finding that the plaintiff's report that she could "cook, sew, wash and shop, so long as she did these chores slowly and takes an afternoon rest" supported the ALJ's determination that the plaintiff's alleged symptoms were not disabling.Summary of this case from Janes v. Colvin
No. 586, Docket 79-6152.
Argued January 16, 1980.
Decided April 14, 1980.
Louis B. York, Manhattan Legal Services, New York City, for appellant.
Peter C. Salerno, Asst. U.S. Atty., New York City (Robert B. Fiske, Jr., U.S. Atty. and Michael H. Dolinger, Asst. U.S. Atty., New York City, on brief), for appellee.
Appeal from the United States District Court for the Southern District of New York.
Before FRIENDLY, MANSFIELD and KEARSE, Circuit Judges.
Appellant Angelica Rivera brought this action in the district court under 42 U.S.C. §§ 405(g) and 1383(c)(3) seeking review of a final determination of the Secretary of Health, Education, and Welfare denying her application for Supplemental Security Income ("SSI") benefits. The district court upheld the Secretary's decision, and Mrs. Rivera has appealed. We affirm.
Appellant was born in Puerto Rico in 1925. She was educated through the eighth grade, has had no vocational training and does not speak English. In Puerto Rico, she helped her father with farmwork and for several years lived with another family and helped them with housework. Appellant came to New York in 1950 and, until her marriage in 1952, lived with her brother and helped him care for his house and children. These are appellant's only work experiences; she first acquired a social security card when she separated from her husband in 1969 and sought welfare benefits for herself and her children. Since her separation from her husband, Mrs. Rivera has been supported by public assistance and has sought no work.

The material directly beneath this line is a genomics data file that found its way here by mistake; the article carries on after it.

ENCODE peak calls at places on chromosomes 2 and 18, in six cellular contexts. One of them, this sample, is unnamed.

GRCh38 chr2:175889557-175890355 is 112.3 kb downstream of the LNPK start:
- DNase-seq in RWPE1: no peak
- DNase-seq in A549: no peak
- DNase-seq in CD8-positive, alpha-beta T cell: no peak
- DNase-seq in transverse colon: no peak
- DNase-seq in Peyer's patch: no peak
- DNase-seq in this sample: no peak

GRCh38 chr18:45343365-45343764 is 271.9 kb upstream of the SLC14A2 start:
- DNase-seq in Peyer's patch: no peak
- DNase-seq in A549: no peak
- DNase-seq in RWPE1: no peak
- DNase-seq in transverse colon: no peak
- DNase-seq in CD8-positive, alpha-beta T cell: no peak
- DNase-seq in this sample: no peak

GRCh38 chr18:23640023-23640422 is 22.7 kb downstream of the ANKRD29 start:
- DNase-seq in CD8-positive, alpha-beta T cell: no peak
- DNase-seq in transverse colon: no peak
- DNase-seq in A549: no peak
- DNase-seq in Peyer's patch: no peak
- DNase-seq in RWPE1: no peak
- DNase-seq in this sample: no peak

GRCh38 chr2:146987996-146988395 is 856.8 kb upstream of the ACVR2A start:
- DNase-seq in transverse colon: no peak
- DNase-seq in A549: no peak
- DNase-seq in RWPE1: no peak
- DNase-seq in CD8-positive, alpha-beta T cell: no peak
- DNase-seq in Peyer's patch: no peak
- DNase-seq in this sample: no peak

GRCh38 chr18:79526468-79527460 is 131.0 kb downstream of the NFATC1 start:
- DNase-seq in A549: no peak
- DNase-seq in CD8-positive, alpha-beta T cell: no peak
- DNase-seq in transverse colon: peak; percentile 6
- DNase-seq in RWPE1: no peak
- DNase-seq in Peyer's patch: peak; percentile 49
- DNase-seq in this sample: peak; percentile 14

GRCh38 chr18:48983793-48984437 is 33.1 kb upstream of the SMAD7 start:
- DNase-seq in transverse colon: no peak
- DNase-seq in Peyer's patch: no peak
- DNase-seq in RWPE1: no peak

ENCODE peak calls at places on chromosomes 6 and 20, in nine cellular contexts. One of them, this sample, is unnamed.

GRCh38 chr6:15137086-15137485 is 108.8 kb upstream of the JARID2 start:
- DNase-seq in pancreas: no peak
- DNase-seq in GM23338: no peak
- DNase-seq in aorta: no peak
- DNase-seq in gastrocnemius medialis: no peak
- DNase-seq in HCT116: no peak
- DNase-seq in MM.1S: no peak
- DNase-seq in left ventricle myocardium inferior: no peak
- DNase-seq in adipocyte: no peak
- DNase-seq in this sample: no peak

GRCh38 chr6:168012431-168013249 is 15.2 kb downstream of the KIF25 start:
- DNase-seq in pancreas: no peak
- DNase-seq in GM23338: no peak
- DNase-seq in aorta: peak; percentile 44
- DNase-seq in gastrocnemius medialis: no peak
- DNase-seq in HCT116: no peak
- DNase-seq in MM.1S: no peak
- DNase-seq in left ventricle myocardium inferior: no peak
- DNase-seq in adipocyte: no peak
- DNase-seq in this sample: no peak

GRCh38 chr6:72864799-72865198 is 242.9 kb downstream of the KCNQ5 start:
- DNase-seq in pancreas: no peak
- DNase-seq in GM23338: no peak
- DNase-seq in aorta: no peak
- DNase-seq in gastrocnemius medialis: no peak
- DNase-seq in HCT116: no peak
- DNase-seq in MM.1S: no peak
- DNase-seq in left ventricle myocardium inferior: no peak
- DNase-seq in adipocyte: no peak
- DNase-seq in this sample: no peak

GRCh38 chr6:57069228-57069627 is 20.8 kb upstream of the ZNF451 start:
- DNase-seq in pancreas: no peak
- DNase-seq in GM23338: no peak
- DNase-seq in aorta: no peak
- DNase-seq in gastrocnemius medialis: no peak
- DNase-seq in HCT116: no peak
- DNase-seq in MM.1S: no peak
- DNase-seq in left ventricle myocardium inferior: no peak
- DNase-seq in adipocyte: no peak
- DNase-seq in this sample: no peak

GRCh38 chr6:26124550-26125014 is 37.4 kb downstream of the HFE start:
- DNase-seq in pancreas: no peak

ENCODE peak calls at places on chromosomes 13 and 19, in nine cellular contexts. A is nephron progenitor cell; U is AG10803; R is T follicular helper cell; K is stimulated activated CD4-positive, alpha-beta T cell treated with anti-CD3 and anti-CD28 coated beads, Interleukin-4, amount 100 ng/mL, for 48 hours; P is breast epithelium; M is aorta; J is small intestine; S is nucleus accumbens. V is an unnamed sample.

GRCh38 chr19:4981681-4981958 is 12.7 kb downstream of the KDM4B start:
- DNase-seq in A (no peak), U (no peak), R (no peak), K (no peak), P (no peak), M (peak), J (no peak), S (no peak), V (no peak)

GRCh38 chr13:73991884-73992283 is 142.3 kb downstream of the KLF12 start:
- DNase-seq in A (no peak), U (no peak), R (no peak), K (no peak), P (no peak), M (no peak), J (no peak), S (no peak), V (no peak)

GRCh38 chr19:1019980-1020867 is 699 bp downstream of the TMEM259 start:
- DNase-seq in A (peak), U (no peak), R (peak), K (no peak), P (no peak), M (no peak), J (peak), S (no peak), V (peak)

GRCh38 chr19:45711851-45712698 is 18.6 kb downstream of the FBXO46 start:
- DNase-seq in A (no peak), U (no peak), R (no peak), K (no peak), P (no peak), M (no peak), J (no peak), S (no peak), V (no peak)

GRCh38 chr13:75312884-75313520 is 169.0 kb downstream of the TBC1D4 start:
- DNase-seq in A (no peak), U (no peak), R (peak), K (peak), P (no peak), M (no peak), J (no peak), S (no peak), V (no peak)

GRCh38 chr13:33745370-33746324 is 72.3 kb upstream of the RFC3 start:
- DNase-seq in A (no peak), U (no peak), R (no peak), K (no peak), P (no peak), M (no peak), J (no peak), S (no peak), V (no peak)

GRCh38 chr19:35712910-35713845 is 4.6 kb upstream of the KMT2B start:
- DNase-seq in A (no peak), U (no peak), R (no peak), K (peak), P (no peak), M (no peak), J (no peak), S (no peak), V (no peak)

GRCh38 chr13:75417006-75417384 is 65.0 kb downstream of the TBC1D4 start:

The administrative hearing was conducted with the assistance of an interpreter.
On November 17, 1975, appellant filed an application for SSI benefits claiming disability due to asthma, heart trouble and hypertension. The application was denied initially and on reconsideration. At appellant's request, a hearing de novo was held before an Administrative Law Judge ("ALJ") in February 1977. At the hearing, Mrs. Rivera, two of her daughters, and a vocational expert were questioned by the ALJ and by Mrs. Rivera's counsel.
At the time of the hearing, Mrs. Rivera's two youngest children, ages 12 and 14, lived with her. The 14-year old and a 22-year old married daughter testified.
The testimony related solely to appellant's asthma; there appears to have been no evidence tending to show any disability on account of heart trouble or hypertension. Mrs. Rivera testified that she had suffered from asthma for fifteen years, that attacks were generally brought on by housecleaning, walking and allergies but sometimes occurred when she was sitting still, and that her symptoms included shortness of breath, chest pain and wheezing. The attacks last one to two hours and, according to one of her daughters, occur once or twice a week. Appellant also stated that she suffered from headaches and dizziness, and that she had undergone treatment for allergies to mice, greases, dust, mold and foam rubber. When questioned as to her daily activities appellant stated that she "can do only very easy, light work" at home, which includes fixing meals for her children, making beds, washing clothes in her washing machine, going to the supermarket and doing small mending jobs by hand. However, appellant tires easily; she must perform all tasks slowly, must rest for one-half hour to one hour every afternoon, and generally takes taxicabs rather than public transportation because the two-block walk to the closest bus stop is too long.